Later in the night, Viagra Boys more than lived up to their name, delivering a set of bizarre rock songs, while frontman Sebastian Murray prowled around the stage with his top up. Kraftwerk, of course, also lived up to expectations, forcing everyone to don 3D glasses for a stereoscopic journey through their vast discography. It acted as a fitting centerpiece for Green Man 2022, given the influence they had on so many other bands performing over the weekend.

Saturday was also punctuated with a number of terrific sets of newer acts and established names. Lemonade and strawberry guy have established themselves as names to watch in the future – the former dealing with heavy shoegaze, the latter with piano ballads, while Alex G. and beach house showed why they continue to be such revered acts. Another highlight was the singer-songwriter TORRES, aka Mackenzie Scott, who lit up the Garden Stage late at night. Going through the huge songs that made up Thirstier last year – including the terrific Don’t Go Puttin’ Wishes In My Head – she may have brought more energy to her set than anyone on Saturday.

Green Man 2022, Brecon Beacons – festival review
Beach house © Nici Eberl

Equally spectacular was the Bristol-based singer-songwriter Katy J. Pearson. Fresh off the release of her new album Sound Of The Morning, she looked incredibly comfortable in front of the Green Man crowd. Going from an early afternoon slot on the Garden Stage in 2021 to an evening slot on the Mountain Stage this year, she more than rose to the challenge. Her new songs seemed perfectly suited to the festival scene and it was impossible to find anyone in the crowd who wasn’t dancing at the end of the show.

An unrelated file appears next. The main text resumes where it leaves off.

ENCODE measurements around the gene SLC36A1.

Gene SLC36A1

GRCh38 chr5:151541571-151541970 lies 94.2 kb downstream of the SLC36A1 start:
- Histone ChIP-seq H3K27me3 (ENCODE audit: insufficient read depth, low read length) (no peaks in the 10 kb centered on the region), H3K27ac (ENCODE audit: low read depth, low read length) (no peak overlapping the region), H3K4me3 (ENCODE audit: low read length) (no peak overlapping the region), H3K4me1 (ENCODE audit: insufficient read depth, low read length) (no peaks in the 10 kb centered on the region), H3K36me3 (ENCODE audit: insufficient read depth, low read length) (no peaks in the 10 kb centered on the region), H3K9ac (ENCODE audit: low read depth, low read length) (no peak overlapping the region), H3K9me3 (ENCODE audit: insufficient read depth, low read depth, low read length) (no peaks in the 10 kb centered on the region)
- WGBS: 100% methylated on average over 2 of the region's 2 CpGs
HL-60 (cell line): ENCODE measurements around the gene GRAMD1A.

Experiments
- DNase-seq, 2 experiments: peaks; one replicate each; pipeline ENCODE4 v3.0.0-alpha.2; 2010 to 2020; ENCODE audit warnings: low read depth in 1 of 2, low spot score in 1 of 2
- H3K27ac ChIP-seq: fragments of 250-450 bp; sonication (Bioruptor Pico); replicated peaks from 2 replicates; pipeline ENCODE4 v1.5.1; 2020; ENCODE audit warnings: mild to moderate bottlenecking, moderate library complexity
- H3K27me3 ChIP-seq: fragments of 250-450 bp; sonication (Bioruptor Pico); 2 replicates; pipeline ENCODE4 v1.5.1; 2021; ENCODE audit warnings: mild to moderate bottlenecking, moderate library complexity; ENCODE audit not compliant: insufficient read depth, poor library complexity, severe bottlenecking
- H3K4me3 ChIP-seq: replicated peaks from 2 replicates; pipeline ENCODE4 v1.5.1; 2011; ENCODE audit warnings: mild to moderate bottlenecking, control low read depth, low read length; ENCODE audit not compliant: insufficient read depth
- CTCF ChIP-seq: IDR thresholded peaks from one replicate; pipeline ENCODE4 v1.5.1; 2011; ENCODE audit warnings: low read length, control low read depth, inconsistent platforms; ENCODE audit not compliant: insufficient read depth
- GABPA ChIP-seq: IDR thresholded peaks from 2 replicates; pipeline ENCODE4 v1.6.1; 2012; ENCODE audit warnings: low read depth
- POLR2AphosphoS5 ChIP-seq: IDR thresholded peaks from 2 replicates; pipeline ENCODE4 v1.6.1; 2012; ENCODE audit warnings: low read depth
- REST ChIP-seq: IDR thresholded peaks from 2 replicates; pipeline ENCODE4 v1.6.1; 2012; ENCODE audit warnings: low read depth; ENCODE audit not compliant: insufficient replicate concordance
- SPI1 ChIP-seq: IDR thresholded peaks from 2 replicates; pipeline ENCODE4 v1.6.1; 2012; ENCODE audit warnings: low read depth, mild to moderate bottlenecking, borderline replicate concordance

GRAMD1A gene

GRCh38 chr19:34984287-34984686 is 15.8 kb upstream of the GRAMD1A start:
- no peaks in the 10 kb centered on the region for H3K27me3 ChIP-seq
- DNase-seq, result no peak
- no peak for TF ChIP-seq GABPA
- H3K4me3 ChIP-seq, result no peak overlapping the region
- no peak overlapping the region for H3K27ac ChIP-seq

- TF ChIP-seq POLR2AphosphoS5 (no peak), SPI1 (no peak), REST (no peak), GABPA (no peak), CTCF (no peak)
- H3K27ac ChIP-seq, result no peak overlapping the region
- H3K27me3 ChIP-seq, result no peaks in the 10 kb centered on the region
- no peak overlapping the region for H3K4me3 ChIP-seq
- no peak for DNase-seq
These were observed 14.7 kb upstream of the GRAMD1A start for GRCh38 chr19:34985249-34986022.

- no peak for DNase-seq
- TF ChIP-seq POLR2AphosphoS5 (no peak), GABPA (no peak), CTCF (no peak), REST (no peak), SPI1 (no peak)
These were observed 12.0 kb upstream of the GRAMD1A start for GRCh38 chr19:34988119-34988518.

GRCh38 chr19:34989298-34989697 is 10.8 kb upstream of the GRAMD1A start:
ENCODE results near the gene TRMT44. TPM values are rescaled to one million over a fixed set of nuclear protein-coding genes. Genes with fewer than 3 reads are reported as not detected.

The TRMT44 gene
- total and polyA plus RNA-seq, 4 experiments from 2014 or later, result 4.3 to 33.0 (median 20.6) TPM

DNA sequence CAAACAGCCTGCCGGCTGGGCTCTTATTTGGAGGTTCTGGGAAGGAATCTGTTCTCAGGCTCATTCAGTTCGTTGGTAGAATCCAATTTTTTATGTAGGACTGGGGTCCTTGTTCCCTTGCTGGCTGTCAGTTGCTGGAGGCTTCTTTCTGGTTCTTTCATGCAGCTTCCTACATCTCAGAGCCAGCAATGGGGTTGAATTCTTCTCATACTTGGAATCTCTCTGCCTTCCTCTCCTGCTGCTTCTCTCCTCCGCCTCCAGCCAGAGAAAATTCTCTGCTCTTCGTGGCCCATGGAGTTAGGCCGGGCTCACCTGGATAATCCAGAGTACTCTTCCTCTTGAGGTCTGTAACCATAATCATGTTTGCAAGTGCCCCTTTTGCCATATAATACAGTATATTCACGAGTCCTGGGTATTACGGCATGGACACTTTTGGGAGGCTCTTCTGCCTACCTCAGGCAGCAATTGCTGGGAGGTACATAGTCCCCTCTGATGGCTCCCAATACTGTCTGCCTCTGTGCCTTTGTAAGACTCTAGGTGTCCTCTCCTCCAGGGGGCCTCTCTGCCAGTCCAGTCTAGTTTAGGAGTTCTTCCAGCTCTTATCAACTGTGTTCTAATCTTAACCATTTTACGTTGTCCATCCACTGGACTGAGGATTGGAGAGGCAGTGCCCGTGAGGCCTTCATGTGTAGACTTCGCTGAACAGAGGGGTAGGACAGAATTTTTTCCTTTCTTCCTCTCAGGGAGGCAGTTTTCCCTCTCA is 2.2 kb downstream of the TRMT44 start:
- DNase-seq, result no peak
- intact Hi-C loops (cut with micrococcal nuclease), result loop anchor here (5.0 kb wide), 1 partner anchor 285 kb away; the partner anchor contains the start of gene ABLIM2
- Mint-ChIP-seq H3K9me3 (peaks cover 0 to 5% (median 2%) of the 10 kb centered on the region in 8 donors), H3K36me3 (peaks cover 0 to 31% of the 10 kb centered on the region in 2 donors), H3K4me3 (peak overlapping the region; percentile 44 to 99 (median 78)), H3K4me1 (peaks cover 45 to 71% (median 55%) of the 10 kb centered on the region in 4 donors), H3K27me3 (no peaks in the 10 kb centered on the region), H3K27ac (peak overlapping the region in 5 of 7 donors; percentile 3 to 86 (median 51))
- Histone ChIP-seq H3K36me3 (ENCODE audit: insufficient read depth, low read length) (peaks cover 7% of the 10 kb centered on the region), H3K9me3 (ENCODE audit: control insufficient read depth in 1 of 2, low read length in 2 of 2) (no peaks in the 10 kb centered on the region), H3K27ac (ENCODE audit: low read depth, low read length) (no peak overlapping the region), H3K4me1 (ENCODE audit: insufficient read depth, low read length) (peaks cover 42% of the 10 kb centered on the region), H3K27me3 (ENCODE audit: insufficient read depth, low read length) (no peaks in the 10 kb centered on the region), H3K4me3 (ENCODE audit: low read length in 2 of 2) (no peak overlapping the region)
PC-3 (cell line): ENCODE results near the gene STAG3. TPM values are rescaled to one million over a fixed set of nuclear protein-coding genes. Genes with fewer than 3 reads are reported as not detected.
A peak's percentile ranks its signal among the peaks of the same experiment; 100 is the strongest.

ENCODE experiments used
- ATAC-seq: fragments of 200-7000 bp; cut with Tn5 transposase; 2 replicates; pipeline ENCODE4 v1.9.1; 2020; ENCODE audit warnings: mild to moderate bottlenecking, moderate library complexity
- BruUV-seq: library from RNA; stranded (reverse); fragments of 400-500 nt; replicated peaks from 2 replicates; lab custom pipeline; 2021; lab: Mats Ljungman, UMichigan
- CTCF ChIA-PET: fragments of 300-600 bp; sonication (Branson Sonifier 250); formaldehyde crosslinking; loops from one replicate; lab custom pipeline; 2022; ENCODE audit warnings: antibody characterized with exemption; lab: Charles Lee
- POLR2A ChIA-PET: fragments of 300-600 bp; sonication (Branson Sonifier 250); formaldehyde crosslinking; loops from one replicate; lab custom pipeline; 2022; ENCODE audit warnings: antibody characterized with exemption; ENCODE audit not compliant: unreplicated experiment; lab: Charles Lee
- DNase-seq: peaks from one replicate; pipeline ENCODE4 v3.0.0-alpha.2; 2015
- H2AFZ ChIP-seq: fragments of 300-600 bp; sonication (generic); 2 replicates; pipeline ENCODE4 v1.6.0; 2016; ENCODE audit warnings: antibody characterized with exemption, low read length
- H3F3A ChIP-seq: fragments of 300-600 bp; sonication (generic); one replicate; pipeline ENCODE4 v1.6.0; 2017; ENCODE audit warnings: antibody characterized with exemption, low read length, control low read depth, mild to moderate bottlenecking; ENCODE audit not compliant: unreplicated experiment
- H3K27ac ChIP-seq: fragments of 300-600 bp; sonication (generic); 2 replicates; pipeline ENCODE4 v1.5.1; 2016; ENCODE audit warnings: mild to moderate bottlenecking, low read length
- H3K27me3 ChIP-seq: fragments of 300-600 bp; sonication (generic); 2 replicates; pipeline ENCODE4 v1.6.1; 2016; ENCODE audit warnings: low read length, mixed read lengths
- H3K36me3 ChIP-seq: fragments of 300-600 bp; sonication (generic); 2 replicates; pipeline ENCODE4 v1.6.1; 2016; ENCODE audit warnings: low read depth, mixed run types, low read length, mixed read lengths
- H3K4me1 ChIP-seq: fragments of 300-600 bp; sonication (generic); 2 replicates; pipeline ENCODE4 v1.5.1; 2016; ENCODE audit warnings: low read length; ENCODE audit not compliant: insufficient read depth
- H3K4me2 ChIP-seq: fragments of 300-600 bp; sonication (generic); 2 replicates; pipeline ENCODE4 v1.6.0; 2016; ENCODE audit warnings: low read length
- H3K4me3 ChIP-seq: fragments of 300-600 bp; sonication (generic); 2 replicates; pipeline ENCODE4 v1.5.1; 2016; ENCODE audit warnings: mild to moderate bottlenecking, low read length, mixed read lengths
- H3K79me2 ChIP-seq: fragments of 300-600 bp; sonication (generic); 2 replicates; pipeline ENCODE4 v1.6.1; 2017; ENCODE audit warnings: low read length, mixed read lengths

Usually for festivals, the last day is the most laid back. People are generally more likely to sit down when watching numbers and, perhaps, switch to soft drinks. It was definitely the vibe on Sunday in the best possible way, with sets from Jenny Hval and Ural Thomas and pain acting as the perfect balm for a heavy Saturday night.

Green Man 2022, Brecon Beacons – festival review
Ezra Furman© Parri Thomas

Still, there were plenty of fireworks moments. The one-two of Ezra Furman and Michael Kiwanuka which closed the festival more than tore up the mountain scene. On the heels of the release of his new album All Of Us Flames, Furman’s ensemble was non-stop energy. There was a perfect balance between rages like Calm Down and more intimate moments like I Wanna Be Your Girlfriend. Meanwhile, Michael Kiwanuka, originally slated to headline 2020, delivered a huge final cut for the 20th of the festival.e anniversary.

Green Man has never been a festival to disappoint, and its 2022 edition has further reinforced what a special event it is. While it’s hard to imagine how they’ll top this year’s installment next year, I’m confident the next 20 years of the festival will be just as magical as the first 20.

Green Man 2022, Brecon Beacons – festival review
Michael Kiwanuka © Parri Thomas


All words by Elliott Simpson. Other writings by Elliott for Louder Than War can be found in his author’s archives and other works in his wallet.